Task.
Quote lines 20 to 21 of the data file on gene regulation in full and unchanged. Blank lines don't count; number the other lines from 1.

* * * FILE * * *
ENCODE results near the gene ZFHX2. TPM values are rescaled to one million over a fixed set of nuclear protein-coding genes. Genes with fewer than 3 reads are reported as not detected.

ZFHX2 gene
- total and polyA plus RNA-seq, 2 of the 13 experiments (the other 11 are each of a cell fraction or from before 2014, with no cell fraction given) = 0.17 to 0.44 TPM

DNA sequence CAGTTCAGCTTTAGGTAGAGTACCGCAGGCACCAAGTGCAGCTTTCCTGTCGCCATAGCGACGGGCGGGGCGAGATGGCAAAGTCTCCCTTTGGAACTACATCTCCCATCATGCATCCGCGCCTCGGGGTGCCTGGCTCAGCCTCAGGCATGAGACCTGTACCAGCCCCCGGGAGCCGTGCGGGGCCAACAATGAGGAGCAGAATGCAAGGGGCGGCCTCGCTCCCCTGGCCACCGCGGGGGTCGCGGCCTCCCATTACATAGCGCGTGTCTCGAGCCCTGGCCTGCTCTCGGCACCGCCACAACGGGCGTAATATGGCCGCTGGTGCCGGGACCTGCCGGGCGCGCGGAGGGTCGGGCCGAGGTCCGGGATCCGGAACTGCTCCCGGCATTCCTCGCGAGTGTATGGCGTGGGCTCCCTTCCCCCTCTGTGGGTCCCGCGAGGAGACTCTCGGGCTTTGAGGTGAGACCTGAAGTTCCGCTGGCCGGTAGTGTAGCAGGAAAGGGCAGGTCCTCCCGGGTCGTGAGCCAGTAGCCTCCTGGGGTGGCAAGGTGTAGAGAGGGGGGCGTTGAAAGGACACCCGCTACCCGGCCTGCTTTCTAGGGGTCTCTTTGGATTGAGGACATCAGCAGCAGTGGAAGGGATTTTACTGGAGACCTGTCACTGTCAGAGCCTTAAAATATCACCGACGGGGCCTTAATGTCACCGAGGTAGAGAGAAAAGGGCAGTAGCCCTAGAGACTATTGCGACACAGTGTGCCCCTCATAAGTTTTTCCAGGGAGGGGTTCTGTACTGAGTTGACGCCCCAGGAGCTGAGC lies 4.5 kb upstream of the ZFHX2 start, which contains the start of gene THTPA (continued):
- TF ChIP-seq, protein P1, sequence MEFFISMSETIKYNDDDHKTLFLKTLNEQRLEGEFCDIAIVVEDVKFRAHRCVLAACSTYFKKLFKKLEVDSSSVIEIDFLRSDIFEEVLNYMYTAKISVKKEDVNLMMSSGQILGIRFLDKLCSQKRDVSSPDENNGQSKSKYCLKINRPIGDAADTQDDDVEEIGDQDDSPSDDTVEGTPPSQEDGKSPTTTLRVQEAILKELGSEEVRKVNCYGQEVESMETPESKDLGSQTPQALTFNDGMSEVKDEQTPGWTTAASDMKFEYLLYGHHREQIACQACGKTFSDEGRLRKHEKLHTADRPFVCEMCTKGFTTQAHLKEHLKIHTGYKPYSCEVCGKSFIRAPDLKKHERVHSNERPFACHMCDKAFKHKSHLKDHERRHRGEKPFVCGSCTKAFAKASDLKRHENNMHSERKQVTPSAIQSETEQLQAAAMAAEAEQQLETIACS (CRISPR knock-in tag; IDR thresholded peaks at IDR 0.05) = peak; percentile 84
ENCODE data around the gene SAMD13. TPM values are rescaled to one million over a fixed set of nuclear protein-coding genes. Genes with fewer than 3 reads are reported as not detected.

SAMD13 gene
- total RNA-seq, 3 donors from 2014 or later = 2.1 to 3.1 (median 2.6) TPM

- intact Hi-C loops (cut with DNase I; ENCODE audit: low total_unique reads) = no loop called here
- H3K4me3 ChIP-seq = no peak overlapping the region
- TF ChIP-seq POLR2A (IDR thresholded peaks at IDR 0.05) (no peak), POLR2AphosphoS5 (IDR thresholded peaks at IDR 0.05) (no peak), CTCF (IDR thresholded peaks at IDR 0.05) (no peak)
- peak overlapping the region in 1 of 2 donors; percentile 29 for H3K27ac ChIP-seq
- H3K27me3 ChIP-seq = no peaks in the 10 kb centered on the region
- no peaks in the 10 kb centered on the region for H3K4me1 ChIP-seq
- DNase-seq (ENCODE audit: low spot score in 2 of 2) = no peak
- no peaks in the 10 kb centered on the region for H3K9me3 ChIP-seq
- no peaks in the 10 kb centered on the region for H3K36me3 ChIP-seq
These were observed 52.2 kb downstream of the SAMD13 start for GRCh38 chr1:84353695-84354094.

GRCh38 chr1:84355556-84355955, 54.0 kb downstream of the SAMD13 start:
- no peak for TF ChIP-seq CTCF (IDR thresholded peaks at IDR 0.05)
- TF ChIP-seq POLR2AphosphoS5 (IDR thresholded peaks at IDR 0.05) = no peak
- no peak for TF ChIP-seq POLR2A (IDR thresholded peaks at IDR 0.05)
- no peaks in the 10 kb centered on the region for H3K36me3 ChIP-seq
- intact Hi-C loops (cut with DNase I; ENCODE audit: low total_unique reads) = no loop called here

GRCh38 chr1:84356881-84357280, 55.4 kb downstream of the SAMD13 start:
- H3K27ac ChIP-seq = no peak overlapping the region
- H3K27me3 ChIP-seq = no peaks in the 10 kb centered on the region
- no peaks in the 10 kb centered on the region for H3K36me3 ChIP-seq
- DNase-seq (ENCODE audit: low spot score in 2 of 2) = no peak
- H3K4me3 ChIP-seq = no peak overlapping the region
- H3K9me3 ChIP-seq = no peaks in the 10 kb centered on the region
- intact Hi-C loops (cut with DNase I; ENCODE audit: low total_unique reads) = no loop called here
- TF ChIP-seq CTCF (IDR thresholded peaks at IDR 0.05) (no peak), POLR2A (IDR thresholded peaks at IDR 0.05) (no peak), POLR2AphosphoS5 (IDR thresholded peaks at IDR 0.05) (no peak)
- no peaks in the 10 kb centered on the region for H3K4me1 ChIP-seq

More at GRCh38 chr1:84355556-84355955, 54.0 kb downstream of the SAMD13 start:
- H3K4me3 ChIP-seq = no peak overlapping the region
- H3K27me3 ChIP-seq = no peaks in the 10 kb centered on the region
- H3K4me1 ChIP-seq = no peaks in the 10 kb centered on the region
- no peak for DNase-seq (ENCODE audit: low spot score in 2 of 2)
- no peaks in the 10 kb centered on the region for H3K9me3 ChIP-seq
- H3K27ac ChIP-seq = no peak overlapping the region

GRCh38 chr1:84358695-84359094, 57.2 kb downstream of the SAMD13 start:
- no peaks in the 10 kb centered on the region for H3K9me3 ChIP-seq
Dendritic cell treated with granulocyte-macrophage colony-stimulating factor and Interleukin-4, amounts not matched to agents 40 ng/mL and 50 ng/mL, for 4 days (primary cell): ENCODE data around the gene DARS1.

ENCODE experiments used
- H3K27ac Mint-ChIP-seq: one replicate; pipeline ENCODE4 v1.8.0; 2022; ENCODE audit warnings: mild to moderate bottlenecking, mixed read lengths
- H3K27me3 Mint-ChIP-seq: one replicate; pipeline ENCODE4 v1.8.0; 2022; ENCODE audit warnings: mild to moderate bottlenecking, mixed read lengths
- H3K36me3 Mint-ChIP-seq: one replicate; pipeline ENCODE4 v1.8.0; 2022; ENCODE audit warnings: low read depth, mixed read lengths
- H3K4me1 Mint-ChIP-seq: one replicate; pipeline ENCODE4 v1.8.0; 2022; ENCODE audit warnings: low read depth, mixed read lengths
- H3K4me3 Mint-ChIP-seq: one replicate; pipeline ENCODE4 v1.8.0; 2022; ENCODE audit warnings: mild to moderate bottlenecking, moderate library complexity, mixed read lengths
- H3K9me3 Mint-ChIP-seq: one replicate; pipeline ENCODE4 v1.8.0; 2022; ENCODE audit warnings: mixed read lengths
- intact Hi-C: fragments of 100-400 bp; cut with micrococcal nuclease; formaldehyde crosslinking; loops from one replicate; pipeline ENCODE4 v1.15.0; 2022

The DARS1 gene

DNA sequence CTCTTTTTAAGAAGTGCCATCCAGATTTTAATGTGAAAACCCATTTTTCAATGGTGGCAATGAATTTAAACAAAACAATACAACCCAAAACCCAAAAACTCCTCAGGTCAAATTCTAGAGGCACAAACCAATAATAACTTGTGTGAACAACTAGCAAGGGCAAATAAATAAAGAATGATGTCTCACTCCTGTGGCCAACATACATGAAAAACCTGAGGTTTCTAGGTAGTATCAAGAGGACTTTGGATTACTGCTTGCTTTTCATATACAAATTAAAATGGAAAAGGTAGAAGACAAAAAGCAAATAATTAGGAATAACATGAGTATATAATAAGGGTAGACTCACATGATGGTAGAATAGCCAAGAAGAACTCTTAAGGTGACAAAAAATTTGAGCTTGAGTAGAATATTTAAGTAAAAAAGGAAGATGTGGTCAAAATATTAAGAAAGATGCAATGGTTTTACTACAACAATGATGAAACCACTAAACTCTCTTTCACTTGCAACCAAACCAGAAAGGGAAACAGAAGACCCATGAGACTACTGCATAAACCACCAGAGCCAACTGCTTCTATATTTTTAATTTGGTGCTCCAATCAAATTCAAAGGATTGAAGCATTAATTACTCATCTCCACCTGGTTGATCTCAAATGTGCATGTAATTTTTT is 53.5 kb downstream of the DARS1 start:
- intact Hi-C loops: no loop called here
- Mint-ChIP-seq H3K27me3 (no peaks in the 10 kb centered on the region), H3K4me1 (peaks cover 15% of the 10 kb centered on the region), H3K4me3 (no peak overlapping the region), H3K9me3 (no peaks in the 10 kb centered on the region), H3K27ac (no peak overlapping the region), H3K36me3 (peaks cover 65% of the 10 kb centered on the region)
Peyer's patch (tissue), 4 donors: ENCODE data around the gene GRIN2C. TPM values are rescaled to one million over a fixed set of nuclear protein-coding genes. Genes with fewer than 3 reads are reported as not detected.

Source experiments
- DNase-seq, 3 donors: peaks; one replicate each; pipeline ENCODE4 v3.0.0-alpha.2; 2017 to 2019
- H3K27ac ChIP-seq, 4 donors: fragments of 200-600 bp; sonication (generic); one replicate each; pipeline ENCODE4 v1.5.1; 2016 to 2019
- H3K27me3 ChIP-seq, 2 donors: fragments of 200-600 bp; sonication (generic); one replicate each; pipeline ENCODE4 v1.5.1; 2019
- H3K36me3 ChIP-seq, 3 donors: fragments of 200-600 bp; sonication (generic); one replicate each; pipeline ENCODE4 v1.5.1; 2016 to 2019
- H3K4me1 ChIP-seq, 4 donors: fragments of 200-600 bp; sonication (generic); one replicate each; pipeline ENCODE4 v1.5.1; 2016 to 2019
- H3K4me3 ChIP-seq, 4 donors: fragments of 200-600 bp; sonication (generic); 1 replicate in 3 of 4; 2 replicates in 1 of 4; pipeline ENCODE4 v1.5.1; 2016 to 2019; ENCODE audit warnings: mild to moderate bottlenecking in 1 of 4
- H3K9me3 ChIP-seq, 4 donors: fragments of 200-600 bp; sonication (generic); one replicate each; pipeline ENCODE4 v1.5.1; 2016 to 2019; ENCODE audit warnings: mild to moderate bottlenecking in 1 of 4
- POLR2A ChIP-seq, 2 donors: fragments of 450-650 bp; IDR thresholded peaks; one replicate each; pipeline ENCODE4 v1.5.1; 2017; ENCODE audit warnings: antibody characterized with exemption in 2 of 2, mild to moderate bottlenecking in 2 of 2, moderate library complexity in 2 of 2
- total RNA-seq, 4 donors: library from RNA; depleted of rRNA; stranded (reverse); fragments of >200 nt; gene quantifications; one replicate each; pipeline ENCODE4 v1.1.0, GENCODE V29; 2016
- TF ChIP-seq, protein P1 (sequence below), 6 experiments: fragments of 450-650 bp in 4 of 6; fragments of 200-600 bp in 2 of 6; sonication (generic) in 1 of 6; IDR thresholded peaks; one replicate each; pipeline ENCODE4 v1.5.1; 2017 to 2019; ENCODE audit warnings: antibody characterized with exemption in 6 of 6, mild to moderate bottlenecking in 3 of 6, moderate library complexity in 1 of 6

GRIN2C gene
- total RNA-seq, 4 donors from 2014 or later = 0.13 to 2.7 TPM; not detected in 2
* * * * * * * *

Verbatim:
- no peak for TF ChIP-seq CTCF (IDR thresholded peaks at IDR 0.05)
- TF ChIP-seq POLR2AphosphoS5 (IDR thresholded peaks at IDR 0.05) = no peak